As the charred remains from the six carbonaceous levels studied here were transported, an in-situ observation of the depositional characteristics of these repeated wildfire events is not possible. Therefore, it is difficult to classify the fire type that produced the charred materials as well as indicate the fire intensity. However, maximum burning temperatures reached up to 1,045°C and suggest that at least in some cases intensive heat acted on the wood. Based on the predominance and relatively large size of the macro-charcoal remains in the six carbonaceous levels studied here, we speculate that they are result of repetitive surface palaeo-wildfires, as such a fire type produce most of the macro-charcoal [18, 72]. However, high-temperature crown fires might have also played a (subordinate) role in forming the macro-charcoal within the six carbonaceous levels.

Considering the taphonomical interpretation presented above, these charred remains produced by such palaeo-wildfires were transported and hydrodynamically sorted only over a short distance into the mire. This might explain the low abundance of macro-charcoal and inertinites in the six carbonaceous levels studied here, as not all charred remains produced by these fires may have reached the mire. It has been suggested that much of the inertinites present in Permian Gondwana coals resulted from low temperature surface palaeo-wildfires [17]. Some of these palaeo-wildfires occurred outside the mire and may have been followed by increased soil erosion, which could explain the high mineral content present not only in the coal seams analysed here, but also in many other Permian Gondwana coal deposits [17].

Taxonomical affinities and palaeoecological considerations

Although the charcoalified remains exhibit exceptional well-preserved internal anatomical details, due to their fragmentation and possible alterations at the time of charring, it is possible to establish a general taxonomic affinity for them. In charcoalified wood types 1 and 2 only the secondary xylem is preserved. In contrast, charcoalified wood type 3 exhibits part of the primary xylem, which is rarely preserved in Late Palaeozoic Gondwana woods [73]. This preserved part is small, and therefore, it seems more appropriate to establish the taxonomic affinity of charcoalified wood type 3 on the basis of secondary xylem, as more anatomical features such as tracheid pitting, rays and cross-field pitting are preserved in this tissue.

The three wood types identified here are rather similar in their secondary xylem characteristics and exhibit a typical gymnospermous anatomical pattern. The major anatomical differences between the secondary xylem of charcoalified wood types identified here, is that wood type 1 has tracheids with 1–2 seriate pitting and rays which are 2–7 cells high, while wood type 2 has tracheids with 1–4 seriate pitting and rays which are 3–12 cells high and wood type 3 has rays with 2–4 cells high (Table 1). These charcoalified wood types may not represent natural taxa, and it is quite possible that they are different morphological stages of distinct parts or ontogenetic stages of the same taxon [74]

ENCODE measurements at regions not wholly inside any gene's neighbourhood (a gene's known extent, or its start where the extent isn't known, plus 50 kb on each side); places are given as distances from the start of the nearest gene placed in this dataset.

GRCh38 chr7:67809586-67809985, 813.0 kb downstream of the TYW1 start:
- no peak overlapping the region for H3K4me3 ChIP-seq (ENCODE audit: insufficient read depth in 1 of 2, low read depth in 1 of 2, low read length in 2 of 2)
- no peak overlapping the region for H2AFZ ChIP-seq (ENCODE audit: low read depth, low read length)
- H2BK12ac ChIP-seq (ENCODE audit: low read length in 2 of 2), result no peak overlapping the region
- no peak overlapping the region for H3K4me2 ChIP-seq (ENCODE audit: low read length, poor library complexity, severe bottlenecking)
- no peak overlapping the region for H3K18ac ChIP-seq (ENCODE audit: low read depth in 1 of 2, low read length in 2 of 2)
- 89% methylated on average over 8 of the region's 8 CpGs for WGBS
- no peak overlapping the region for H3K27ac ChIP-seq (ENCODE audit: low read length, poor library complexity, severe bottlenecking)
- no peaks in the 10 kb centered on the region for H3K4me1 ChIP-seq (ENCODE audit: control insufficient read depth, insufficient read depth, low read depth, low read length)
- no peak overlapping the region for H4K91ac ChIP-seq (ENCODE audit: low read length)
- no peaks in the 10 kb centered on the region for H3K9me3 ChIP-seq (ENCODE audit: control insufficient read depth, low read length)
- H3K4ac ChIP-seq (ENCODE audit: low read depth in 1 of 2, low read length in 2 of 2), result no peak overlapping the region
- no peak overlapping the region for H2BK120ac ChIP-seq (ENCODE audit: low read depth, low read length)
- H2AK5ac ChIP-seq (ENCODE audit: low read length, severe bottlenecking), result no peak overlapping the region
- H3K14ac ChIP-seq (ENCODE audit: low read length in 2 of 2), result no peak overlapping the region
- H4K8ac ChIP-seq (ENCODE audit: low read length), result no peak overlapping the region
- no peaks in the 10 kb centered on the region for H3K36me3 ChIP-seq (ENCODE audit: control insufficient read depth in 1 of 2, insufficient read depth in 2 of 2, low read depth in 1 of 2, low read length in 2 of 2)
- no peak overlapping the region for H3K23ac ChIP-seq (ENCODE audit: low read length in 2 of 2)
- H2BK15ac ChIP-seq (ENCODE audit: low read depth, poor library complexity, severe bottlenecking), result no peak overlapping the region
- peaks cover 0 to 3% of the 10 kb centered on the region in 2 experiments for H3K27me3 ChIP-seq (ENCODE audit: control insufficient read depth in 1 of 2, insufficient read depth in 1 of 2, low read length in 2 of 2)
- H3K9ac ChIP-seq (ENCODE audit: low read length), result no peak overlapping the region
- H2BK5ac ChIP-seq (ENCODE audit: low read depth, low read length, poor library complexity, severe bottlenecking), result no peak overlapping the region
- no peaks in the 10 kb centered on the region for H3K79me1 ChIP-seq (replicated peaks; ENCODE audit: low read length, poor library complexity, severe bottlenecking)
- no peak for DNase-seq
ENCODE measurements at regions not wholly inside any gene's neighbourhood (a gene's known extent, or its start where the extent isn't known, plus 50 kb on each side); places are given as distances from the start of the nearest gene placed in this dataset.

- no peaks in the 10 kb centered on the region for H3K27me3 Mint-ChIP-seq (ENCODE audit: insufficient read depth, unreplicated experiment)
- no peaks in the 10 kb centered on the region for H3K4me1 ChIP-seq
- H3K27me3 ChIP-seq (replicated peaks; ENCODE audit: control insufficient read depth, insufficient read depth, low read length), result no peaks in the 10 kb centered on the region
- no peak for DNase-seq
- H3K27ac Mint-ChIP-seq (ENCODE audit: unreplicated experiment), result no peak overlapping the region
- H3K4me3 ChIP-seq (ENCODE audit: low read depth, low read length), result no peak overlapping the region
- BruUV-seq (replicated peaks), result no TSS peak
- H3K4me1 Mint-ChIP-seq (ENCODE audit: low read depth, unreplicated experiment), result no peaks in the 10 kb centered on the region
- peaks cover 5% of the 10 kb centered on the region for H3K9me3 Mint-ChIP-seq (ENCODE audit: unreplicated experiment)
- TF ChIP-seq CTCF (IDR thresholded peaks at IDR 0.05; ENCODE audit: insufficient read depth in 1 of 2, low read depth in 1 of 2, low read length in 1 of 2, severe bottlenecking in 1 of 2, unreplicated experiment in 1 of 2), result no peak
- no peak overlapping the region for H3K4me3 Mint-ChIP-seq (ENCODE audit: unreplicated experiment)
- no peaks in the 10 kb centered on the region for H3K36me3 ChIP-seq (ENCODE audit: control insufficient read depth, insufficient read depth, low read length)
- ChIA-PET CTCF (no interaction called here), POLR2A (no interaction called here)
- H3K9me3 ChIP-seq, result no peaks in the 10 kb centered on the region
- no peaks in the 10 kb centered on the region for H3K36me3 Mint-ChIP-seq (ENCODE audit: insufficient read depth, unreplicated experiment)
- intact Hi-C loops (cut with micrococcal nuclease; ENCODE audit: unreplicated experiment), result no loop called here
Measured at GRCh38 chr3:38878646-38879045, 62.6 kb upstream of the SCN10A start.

The presence of tracheids bearing contiguous uniseriate and alternate multiseriate bordered pitting and the absence of axial parenchyma, allows for a generic classification of the secondary xylem of three wood types as Agathoxylon Hartig [75, 76, 77]. This taxonomical definition is more reliable for wood type 2 and 3 as both have araucarioid cross-field pitting, which is a typical anatomical pattern of Agathoxylon fossil wood secondary xylem [75, 76, 77]. This wood anatomical pattern is widespread in Late Palaeozoic and Mesozoic deposits of different geographical regions of the both hemispheres [5, 73, 77, 78, 79, 80]. It is related to several gymnosperm groups such as Cycadales, Caytoniales, Glossopteridales, Cordaitales, Voltziales, Ullmanniales, Cheirolepidiaceae and Araucariaceae [81, 82].

Macro-charcoal remains presenting secondary xylem with an Agathoxylon anatomical pattern have already been reported from several Lower Permian coal-bearing deposits of the Rio Bonito Formation [4, 7, 8, 83, 84]. In the Faxinal coalfield (a locality of the Rio Bonito Formation), macro-charcoal remains with such an anatomy occur in association with abundant Glossopteris leaves, suggesting a biological connection between both [8, 84]. However, until now there is no unequivocal evidence, which could definitively indicate that to which group or groups of gymnosperms these Agathoxylon-like charcoals from the Rio Bonito Formation might really belong.

As the charcoalified assemblages of the six carbonaceous levels studied here are composed exclusively of the Agathoxylon type of wood, it is possible to infer that plants possessing such an anatomical pattern were the most important components of the biomass responsible for the maintenance of these repetitive palaeo-wildfires. The uniformity of the vegetation in the charcoalified assemblages of the six carbonaceous levels might suggest that these plants were well adapted to grow in an environmental, experiencing the repeated and recurrent palaeo-wildfires events.